When Fiona Spellman approached us looking for a volunteer role, she brought a wealth of valuable skills such as teaching, project managing, impact measurement, planning and monitoring programme delivery. She is currently Senior Programme Manager with the SHINE Trust and previously taught in a secondary school through the Teach First programme. We connected her with TalentEd, a charity which brings together retired teachers with bright students from low income backgrounds. Fiona joined as a trustee in 2014.
TalentEd offers high-ability Year 10 students a year-long programme of weekly small group (1:6) sessions. Qualified, retired teachers and inspirational role models help to improve GCSE grades and academic and career options for the young people. Every young person should have the support, skills and aspirations to realise their potential. Sadly, this is not the case for young people from low income areas in the UK and educational inequality is highest amongst the brightest students.
When Fiona was appointed, TalentEd was working in 3 schools but with big potential to expand. In order to demonstrate success they needed a trustee who had a depth of experience in measuring impact in the education of bright but disadvantaged children.
Fiona Spellman said “Initially I wanted to volunteer to teach children but after registering with Reach, I quickly learnt of the trustee vacancy with TalentEd and thought the strategic role would be particularly suitable and where my skills could be put to good use.“
Fiona has helped the organisation to grow from working with 3 schools to 9, increase the central staff team and numbers of volunteers, and show that the charity can double the number of bright students from low income areas achieving A and A* grades. The impact data Fiona produced helped to articulate TalentEd’s offer to funders and schools. The charity has now started working outside of London in Kent and East Sussex where educational inequality is most acute.
TalentEd’s Director, Anood Al-Samerai, says “Fiona is a brilliantly intelligent and experienced trustee bringing a great balance of support and challenge to the board and the staff team. She has made a transformative difference to the organisation, way beyond her formal board responsibility for evaluation and impact measurement. As a trustee, Fiona does not directly work on the front line, but her energy and commitment to our governance and strategy means that we can achieve our vision of giving every young person the support, skills and aspirations to realise their potential.“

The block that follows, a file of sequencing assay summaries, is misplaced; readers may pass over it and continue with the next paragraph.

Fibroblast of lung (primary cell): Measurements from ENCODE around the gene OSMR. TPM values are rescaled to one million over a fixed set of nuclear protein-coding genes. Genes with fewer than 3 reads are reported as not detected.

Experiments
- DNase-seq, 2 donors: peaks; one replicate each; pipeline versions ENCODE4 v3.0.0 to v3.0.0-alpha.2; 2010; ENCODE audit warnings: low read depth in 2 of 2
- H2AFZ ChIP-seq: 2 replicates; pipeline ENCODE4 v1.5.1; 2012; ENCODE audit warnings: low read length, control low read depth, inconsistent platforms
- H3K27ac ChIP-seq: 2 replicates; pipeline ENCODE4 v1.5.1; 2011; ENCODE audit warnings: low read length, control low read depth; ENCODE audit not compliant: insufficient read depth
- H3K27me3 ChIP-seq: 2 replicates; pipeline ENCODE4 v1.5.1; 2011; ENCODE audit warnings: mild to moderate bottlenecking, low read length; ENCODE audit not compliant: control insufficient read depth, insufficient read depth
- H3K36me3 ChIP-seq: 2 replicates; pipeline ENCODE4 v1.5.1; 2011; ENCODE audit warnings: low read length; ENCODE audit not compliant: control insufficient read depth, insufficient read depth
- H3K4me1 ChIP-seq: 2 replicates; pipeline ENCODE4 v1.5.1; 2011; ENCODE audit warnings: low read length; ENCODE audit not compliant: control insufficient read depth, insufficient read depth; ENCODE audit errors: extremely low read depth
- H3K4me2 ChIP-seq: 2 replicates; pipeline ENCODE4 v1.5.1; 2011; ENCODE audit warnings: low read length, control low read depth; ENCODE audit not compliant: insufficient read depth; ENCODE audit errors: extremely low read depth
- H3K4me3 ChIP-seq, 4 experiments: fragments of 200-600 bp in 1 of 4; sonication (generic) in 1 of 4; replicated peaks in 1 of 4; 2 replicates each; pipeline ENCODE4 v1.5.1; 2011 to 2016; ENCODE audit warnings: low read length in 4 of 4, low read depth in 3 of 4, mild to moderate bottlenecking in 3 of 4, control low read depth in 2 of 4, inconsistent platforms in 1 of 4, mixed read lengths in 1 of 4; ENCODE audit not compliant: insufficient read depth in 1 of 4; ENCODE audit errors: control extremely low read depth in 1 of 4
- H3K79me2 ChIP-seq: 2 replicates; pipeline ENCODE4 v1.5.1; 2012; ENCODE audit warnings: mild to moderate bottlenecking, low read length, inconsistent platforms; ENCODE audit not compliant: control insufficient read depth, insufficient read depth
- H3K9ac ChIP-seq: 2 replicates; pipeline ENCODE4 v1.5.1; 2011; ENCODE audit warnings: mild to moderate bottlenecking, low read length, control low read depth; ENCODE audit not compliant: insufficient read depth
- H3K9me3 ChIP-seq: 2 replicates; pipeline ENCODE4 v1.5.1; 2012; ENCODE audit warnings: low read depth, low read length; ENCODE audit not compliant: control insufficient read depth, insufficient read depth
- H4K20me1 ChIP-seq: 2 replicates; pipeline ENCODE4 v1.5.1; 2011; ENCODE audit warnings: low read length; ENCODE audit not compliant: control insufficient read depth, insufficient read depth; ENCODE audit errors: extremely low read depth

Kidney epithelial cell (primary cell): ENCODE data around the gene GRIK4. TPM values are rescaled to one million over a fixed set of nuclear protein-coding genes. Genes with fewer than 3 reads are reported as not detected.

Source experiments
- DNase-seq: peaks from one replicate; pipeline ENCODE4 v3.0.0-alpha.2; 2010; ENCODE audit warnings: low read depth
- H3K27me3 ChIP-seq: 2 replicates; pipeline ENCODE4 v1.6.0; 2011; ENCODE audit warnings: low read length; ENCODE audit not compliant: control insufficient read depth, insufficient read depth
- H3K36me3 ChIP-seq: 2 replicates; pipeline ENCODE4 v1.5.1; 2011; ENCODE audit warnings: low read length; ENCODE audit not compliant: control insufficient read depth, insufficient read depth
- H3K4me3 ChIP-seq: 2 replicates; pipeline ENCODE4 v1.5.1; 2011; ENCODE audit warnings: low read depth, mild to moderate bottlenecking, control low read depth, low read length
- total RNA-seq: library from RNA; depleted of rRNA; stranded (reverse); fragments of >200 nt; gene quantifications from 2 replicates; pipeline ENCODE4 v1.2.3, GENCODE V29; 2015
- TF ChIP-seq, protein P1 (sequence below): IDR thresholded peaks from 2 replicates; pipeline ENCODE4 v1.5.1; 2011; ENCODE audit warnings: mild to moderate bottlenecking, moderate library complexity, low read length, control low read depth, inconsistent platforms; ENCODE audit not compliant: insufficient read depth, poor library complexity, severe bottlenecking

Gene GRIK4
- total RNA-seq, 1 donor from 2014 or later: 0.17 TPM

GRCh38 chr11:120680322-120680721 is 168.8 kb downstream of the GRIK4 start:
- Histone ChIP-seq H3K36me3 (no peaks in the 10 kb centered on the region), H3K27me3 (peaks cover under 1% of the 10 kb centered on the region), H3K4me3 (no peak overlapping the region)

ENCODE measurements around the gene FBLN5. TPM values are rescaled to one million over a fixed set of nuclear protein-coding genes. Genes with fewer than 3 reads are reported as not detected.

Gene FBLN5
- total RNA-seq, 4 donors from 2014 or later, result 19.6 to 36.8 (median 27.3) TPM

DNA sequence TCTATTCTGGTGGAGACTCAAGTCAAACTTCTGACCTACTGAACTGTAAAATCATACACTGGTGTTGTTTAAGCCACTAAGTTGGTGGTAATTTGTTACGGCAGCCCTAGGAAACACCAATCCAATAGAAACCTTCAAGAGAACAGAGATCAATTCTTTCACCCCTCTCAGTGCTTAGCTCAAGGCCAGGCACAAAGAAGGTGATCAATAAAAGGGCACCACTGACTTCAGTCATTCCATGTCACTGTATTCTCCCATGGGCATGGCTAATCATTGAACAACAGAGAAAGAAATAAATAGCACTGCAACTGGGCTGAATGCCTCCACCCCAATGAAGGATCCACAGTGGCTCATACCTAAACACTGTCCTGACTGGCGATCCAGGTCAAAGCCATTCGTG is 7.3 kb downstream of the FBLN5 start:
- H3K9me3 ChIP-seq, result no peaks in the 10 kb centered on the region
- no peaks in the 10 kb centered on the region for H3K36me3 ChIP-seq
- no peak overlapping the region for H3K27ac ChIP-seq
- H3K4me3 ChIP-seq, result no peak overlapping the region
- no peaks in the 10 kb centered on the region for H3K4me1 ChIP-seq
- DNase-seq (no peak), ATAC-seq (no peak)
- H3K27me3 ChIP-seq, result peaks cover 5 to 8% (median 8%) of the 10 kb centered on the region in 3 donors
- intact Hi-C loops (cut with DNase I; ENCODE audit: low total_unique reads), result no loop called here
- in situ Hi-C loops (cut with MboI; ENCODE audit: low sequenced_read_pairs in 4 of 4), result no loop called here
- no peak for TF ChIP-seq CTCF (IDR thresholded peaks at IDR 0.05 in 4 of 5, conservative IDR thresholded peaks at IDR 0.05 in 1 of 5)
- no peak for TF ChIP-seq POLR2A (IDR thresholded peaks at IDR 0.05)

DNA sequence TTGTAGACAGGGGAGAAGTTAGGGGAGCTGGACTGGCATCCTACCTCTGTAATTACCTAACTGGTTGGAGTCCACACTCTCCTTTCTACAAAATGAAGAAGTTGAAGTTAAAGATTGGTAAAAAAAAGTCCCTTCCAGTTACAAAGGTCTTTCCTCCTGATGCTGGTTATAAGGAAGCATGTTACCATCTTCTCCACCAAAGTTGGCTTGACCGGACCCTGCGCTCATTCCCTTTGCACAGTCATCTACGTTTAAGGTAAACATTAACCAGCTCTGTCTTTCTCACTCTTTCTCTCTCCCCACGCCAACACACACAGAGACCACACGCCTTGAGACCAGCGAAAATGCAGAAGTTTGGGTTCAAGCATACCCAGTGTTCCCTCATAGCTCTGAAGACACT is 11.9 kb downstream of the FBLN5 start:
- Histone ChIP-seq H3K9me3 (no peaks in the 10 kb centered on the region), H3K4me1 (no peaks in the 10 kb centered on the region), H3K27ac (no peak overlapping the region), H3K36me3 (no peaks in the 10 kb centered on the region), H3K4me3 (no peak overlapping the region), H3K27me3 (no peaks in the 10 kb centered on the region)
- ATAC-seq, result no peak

It’s great to hear stories like this and the difference a volunteer or trustee has made to an organisation. If you need to find a trustee, search our new website. The new features mean you can search the register of skilled volunteers and for the skills you need. You can also contact volunteers directly to ask them to apply for your opportunity. Search for a trustee now.
When Reach asked Steph Senior to consider taking on the role of Development Funding Manager for the Kent MS Therapy Centre (artist’s impression pictured above) in Canterbury she admits that her initial reaction was not positive.
‘I’m certainly no ‘fundraiser’ in the traditional sense of the word,’ explains Steph. ‘For example, I’ve never organised an event in my life. But when I went to the interview for the development funding manager role, it soon became clear my concerns were unfounded.
‘What the Kent MS Therapy Centre needed was someone to help them approach trusts and charitable foundations. And the skills I have gained during 34 years in business are proving highly relevant to the job.’
Oxygen therapy patients Steph, a biochemist by training, has recently retired from a career in the medical diagnostics and chemical industries, where she held posts covering product development, marketing, sales and general management. In her new voluntary role, she is tackling the task of helping the MS Therapy Centre raise £1million to replace its ageing buildings. And she’s finding that her business skills are highly relevant to the task.
‘Bidding for funds has played a big role in my business career,’ says Steph. ‘Whether it’s tendering for research and development grants from the EU or applying for project funding to the board of a company, the basic skills involved are very similar. And it’s these same skills which I am now putting to work for the Therapy Centre.’
One of Steph’s first tasks has been to get the organisation to produce a full business plan and come up with detailed estimated costs for the proposed new building. She has also been helping management define and articulate its strategy.
‘We are adopting a classic business approach to the massive financial task we are facing, and I am pleased to see how valuable my business experience is proving to be for such a good cause,’ adds Steph. ‘I would never have believed that my professional background would prove to be so useful, or that my skills would be so easily transferable. Quite simply, I’ve come to realise that fundraising is not what I thought it was.’